In tracing each of these characters’ trajectories, Ms. Messud does a nimble, quicksilver job of portraying her central characters from within and without — showing us their pretensions, frailties and self-delusions, even as she delineates their secret yearnings and fears. At the same time, she uses their stories to explore many of the same questions she explicated so masterfully in The Last Life questions about how an individual hammers out an identity of his or her own under the umbrella of a powerful family, questions about the ways in which people mythologize their own lives and the lives of those they love.
Michiko Kakutani - The New York Times
We've all caught glimpses of them before, but Claire Messud has captured and pinned under glass members of a striking subspecies of the modern age: the smart, sophisticated, anxious young people who think of themselves as the cultural elite. Trained for greatness in the most prestigious universities, these shiny liberal arts graduates emerge with expensive tastes, the presumption of entitlement and no real economic prospects whatsoever. If you're one of them or if you can't resist the delicious pleasure of pitying them, you'll relish every page of The Emperor's Children.
Ron Charles - THe Washington Post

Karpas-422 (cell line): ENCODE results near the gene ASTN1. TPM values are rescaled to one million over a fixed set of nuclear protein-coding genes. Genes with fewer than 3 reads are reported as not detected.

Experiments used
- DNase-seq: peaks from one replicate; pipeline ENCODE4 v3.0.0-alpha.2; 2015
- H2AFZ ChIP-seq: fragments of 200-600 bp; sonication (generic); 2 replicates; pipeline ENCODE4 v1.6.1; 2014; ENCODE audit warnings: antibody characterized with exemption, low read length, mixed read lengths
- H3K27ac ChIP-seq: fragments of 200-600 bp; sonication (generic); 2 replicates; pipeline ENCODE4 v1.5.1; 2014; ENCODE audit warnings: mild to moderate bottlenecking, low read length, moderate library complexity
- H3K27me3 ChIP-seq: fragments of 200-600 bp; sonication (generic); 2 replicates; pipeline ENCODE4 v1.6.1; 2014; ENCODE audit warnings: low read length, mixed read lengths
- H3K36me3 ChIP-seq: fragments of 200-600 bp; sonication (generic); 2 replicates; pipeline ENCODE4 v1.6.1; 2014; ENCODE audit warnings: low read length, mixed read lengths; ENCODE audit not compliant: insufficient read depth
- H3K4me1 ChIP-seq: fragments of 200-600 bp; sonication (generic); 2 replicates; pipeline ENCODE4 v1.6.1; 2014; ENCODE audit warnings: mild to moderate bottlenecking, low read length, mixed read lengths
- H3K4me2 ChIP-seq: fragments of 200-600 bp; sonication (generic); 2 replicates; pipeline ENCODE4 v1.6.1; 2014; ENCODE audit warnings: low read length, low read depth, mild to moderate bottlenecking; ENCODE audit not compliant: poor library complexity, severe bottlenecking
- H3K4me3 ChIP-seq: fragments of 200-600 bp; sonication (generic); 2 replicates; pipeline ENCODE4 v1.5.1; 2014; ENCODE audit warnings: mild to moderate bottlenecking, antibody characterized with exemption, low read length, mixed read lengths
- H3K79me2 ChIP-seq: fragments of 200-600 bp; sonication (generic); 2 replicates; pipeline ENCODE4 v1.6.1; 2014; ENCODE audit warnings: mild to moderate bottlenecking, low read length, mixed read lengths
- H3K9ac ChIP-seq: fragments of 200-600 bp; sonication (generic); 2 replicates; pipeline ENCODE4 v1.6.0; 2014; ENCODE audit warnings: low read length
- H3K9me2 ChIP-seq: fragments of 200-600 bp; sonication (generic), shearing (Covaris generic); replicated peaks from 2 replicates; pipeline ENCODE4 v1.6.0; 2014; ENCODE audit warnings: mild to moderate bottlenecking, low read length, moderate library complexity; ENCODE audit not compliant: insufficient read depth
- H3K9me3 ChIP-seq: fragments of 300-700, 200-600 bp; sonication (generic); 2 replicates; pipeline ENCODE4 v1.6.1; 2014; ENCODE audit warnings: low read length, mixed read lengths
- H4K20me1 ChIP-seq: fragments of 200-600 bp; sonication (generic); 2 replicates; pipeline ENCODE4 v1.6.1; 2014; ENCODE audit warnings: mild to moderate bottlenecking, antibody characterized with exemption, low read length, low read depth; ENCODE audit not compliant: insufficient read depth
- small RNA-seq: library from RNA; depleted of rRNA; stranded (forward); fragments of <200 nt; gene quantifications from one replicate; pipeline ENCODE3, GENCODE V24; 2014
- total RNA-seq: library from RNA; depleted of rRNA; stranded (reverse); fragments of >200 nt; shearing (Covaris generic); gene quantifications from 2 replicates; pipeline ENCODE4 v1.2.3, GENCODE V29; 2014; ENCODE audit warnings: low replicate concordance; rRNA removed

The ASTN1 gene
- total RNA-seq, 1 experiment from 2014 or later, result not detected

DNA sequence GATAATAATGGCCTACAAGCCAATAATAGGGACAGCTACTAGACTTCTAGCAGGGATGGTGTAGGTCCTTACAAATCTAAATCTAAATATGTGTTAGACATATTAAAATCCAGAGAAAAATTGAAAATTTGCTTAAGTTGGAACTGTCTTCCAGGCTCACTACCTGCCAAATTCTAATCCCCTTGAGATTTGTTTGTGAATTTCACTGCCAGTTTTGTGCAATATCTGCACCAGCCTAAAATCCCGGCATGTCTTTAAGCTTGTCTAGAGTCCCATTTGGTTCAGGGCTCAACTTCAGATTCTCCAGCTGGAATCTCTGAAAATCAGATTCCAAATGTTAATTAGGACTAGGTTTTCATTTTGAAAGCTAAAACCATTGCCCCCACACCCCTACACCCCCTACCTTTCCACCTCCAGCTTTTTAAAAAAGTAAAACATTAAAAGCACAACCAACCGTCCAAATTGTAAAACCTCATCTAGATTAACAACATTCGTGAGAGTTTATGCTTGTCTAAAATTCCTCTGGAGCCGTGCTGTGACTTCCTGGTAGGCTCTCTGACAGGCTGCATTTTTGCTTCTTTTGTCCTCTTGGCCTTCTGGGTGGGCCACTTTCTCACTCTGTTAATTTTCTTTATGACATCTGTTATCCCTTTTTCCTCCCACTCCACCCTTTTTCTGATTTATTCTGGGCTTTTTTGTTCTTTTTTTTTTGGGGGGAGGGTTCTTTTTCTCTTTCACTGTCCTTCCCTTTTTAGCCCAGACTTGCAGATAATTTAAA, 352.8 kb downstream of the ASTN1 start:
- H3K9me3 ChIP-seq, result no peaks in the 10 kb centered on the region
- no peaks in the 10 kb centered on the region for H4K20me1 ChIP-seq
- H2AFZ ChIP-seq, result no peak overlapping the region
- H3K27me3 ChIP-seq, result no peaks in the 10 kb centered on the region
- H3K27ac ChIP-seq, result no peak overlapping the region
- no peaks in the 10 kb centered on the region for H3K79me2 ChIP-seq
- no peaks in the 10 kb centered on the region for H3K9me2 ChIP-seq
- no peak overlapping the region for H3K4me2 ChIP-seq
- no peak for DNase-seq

Marina Thwaite, Danielle Minkoff and Julian Clarke were buddies at Brown, certain that they would soon do something important in the world. But as all near 30, Danielle is struggling as a TV documentary maker, and Julius is barely surviving financially as a freelance critic. Marina, the startlingly beautiful daughter of celebrated social activist, journalist and hob-nobber Murray Thwaite, is living with her parents on the Upper West Side, unable to finish her book—titled The Emperor's Children Have No Clothes (on how changing fashions in children's clothes mirror changes in society). Two arrivals upset the group stasis: Ludovic, a fiercely ambitious Aussie who woos Marina to gain entr e into society (meanwhile planning to destroy Murray's reputation), and Murray's nephew, Frederick "Bootie" Tubb, an immature, idealistic college dropout and autodidact who is determined to live the life of a New York intellectual. The group orbits around the post-September 11 city with disconcerting entitlement—and around Murray, who is, in a sense, the emperor. Messud, in her fourth novel, remains wickedly observant of pretensions—intellectual, sexual, class and gender. Her writing is so fluid, and her plot so cleverly constructed, that events seem inevitable, yet the narrative is ultimately surprising and masterful as a contemporary comedy of manners.